The coast between Ferragudo and Americao de Pera is a littered with spectacular caves and more remote beaches. You are hardly likely to find deserted sand here but it is a nice change from the resorts. Many of these are still blue flag with cafes and showers there. The sand was great at the couple we found and the coves gave good protection from the strong breeze that was apparant whilst we were there. From the boat trip we could see many opportunities to explore the coast. The main photo is close to 7pm in August. It is not that shady during the day.
Off the beaten path beach does exist. Looking for a town/village that is nearly off the beaten path then try Saleema with beach, just beware of the tide.
Further info on my Saleema page
Situated roughly 250 metres above sea level, in a beautiful valley of the Serra de Monchique, in the midst of luxuriant vegetation and beautiful sunlight, this spa is an unexpected oasis of peace and tranquillity and a genuine paradise for all those who visit it. a century before the birth of Christ, the waters of Monchique were already much appreciated by the Romans, who gave them the name of "sacred waters", as is proved by the numerous important archaeological finds that have been made in the area round the thermal springs of Monchique.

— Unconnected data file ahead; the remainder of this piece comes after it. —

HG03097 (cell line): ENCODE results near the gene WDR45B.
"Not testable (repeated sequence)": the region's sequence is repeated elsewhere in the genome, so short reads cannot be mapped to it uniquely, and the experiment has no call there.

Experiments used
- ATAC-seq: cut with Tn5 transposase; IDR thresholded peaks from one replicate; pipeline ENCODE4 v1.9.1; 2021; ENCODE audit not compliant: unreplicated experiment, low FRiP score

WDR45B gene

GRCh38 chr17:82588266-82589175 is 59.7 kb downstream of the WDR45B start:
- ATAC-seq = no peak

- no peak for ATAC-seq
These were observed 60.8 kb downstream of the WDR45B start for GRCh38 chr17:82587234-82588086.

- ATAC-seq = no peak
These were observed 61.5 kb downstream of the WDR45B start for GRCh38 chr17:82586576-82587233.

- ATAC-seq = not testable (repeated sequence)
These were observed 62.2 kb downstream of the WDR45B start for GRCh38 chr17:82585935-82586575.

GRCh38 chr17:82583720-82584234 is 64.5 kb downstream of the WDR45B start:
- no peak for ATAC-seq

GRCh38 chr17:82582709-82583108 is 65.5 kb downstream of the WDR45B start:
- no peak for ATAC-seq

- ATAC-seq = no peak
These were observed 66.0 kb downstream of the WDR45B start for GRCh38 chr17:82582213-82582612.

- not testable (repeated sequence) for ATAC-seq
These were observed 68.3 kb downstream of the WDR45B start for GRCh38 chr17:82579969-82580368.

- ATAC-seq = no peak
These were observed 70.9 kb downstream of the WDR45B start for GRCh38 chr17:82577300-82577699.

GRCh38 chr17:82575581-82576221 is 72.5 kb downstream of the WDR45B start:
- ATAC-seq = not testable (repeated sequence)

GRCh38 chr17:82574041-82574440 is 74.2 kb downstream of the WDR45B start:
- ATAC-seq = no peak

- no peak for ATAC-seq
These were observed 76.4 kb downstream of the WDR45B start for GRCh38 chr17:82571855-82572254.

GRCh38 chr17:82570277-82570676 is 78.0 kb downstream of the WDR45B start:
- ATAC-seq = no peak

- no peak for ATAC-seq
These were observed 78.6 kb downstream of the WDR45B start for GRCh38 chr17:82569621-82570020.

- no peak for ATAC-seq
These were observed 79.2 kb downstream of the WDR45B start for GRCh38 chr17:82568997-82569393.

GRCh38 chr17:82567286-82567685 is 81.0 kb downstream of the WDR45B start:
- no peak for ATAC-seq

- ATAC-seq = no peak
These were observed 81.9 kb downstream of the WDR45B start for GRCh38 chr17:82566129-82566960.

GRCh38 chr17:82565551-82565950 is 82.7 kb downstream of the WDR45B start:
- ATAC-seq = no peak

Sagres is the most south-westerly village in mainland Europe and, as such, was on the edge of the known world right up to the late Middle AgesFrom the headland fortress, the awesome cliffs curve round past the 17th-century fort at Beliche to the famous lighthouse on the point of Cape St. vincent S. Nowadays, it is the end of the line, well-beloved by backpackers from all over the world, and of considerable interest to botanists and bird-watchers.and historic wise defenitly the most interersting place of the Algarve, where yu can watch and witness, the place that portuguese discoveres, sat sail 500 hundreds years ago.
Tavira is a lovely old town which stands on either side of the river Gilao. Its two halves are connected by a seven-arched Roman bridge. and it's the town in Algarve wich developed the most in the last ten years as far as i know